Monday, April 13, 2009

Creating a Tagline...with Two Protags!

Janet Reid clued me in to this blog, and boy am I glad she did!

See, I'm about halfway into my new WIP (and still madly in love with it, btw), but I am already worrying about the query and tagline development. I've got two protagonists and a super complicated way to tie them together--after all, it's taking me a novel to get their story right.

Then I found this.

Editor Rent suggests to make a list of features about your book:

The protagonist: ________________
(Use an adjective plus a common noun rather than his name. "Laidback wanderer" tells me more than "Bob Gomez.")
(Romance writers need to do this twice, once for the hero and once for the heroine.)

The goal/reward: ________________
(What's the best, biggest thing the protagonist wants to happen? Aim for something tangible. "Find true love" is less compelling than "convert her garage into mother-in-law quarters.")

The obstacle(s): __________________
(Again, be concrete and specific. "She needs $10,000." Not, "she has low self-esteem and is afraid to love.")

The antagonist: __________________
(Doesn't have to be a person. Should be tangible. Snidely Whiplash or a blizzard.)

Consequence of failure: ___________
(If she doesn't get ten grand to build separate quarters for her mother-in-law, then That Woman will be in her house. All. The. Time.)

Motive: ________________________
(This can be a bit more abstract. Motives are often based in emotions.)

Challenge to self-image: __________
(How does all this make your character question his character? Put another way, fill in this blank: "Until this all happened, my character used to think he was______.")

Inciting Event: ___________________
(The first event that kicks everything off. Nursing home kicks m-i-l out because she keeps stealing the other patients' candy.)

Ticking Clock: ____________________
(What do you mean, your character doesn't have a deadline? Give her one.)

Important steps taken: ____________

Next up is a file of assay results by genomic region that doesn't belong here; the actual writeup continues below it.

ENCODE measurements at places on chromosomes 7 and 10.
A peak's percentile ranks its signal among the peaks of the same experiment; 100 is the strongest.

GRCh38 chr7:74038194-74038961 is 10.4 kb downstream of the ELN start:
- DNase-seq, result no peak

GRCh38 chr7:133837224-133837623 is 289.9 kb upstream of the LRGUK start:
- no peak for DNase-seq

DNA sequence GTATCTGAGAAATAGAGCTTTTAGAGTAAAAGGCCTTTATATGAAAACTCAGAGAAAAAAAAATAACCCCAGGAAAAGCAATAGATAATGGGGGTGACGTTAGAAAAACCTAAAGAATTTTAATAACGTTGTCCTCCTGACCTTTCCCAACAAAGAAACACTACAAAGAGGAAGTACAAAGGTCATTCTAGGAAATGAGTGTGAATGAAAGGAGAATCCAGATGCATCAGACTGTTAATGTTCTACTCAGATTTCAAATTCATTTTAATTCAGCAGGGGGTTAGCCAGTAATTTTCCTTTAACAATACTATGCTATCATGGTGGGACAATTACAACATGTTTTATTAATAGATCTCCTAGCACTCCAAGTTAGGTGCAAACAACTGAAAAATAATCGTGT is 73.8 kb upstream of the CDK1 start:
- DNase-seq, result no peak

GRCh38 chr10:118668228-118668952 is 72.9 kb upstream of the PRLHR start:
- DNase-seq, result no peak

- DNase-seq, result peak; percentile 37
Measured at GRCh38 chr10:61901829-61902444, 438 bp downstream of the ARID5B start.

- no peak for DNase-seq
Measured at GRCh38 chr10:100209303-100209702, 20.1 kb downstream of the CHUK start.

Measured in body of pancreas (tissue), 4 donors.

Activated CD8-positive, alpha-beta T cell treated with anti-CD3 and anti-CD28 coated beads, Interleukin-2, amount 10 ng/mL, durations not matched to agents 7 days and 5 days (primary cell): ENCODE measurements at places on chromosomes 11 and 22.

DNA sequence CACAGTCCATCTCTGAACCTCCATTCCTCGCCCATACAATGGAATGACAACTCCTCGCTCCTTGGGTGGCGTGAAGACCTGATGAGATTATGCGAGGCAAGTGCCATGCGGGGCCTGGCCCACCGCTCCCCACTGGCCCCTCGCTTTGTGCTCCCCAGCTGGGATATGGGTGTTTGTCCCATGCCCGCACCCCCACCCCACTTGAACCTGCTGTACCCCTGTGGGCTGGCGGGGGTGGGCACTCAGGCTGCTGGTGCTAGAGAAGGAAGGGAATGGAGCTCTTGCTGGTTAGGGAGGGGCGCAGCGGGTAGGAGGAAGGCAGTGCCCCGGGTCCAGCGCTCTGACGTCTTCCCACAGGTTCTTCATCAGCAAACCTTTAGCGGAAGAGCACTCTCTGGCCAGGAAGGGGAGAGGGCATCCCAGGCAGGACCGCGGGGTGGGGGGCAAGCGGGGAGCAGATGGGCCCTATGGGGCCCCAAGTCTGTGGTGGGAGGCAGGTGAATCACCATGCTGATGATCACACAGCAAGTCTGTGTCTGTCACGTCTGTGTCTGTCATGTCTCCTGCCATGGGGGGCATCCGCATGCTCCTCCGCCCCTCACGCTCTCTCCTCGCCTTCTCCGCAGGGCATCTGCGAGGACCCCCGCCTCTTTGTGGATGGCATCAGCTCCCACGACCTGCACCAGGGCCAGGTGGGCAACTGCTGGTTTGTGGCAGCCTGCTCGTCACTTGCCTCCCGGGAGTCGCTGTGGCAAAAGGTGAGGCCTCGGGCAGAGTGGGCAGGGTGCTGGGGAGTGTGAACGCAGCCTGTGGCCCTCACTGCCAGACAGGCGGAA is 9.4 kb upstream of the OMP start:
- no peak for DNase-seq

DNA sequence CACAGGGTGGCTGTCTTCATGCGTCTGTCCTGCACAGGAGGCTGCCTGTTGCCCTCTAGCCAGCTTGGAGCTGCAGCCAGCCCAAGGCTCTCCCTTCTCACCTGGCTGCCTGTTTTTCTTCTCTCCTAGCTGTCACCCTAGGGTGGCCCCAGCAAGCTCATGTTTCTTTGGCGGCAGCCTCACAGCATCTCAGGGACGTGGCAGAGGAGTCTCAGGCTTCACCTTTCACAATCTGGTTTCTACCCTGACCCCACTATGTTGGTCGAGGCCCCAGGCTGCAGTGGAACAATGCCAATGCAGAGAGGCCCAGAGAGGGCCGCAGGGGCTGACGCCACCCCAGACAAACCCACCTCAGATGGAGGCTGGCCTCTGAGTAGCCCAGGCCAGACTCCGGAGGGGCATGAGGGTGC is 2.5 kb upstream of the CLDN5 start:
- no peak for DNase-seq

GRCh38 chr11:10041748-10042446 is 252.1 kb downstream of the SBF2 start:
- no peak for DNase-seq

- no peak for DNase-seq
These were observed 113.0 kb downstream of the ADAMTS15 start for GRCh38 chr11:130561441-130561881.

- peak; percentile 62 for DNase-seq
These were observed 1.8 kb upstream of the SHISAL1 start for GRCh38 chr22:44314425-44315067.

(Three things the protagonist does to achieve her goal. Take out a bank loan, hire a contractor, pick out appliances.)

Final reversal : __________________
(The last bad thing that happens before everything flips around and becomes happy again. Sometimes referred to as the black moment.)

Outcome: __________________________
(What does your protagonist get in the end? Might not be what she wants. Scarlett wanted Ashley for like eleven thousand pages, but in the end, she wanted Rhett.)

And then put them all together.

So here's mine:

The protagonist (1): A boy born on a generation space ship, already pegged to be the future leader of the ship

The protagonist (2): A girl from Earth who has been cyrogenically frozen and is supposed to wake up when the ship lands on a new planet

The goal/reward: For both of them: find a home, a place to belong. (But this does go against the idea of finding something tangible. OK, focus, Beth.) (Upon further reflection: I think a lot of my original problem was the order of events--I had a hard time coming up with the goal/reward before I thought of the problem/consequences--so I'm moving this one down the ladder a bit.)

I added this one--because my character's problems come from outside sources happening to them, not an internal desire they cannot achieve. Anyway, Problem: Someone is killing the cryogenically frozen people on ship.

Inciting Event: The girl is "unplugged" from her sleep--although she is almost killed, she survives--and now is awake fifty years before the ship is scheduled to land.

The goal/reward: If they discover the murderer, they will prevent more people from dying--such as the girl's parents, who are still frozen.

The obstacle(s): There are a limited number of people on board the ship who even know about the cryogenically frozen people, and of those who do, it seems impossible that any of them are the murderer.

The antagonist: The murderer!

Ticking Clock: If they don't find the murderer soon, he could kill the girl's parents.

Consequence of failure: Dead parents!

Motive: Motive for girl: save parents. Motive for boy: help girl cuz he's in lurve. Motive for murderer: it's a sekkrit.

Challenge to self-image: When, in solving the mystery, the two discover a terrible secret on the ship, they must decide whether it is better to bring the truth to light, or let the others live in happy ignorance.